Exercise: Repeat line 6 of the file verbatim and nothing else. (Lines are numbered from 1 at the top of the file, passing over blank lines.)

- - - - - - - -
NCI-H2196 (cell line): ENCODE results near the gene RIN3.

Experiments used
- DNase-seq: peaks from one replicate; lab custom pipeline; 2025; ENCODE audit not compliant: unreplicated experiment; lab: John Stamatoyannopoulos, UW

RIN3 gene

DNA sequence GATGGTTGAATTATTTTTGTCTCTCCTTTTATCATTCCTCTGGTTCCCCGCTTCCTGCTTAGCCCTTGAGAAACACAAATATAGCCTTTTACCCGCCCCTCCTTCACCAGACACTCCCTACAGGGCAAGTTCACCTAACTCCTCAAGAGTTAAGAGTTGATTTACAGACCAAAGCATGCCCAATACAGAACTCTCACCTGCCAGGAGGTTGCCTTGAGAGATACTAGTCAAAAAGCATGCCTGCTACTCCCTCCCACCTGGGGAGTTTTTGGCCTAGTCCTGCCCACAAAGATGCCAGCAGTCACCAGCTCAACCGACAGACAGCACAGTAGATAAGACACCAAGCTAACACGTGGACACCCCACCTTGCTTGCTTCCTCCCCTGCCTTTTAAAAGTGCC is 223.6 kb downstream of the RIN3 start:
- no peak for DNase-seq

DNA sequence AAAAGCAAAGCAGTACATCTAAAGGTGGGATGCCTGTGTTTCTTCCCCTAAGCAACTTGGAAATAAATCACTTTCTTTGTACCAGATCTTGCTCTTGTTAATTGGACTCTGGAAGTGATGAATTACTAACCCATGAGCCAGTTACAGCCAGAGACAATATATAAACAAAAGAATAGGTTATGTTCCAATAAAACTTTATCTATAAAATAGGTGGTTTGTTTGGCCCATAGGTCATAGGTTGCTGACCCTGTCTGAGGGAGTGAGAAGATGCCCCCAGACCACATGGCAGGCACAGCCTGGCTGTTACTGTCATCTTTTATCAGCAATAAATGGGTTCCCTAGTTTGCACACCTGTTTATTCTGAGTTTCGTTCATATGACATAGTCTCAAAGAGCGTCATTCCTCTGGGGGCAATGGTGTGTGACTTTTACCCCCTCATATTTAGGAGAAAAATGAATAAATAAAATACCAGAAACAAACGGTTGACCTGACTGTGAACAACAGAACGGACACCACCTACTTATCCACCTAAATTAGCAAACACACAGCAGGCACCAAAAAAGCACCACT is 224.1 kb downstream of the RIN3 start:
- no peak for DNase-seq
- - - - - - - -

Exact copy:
- no peak for DNase-seq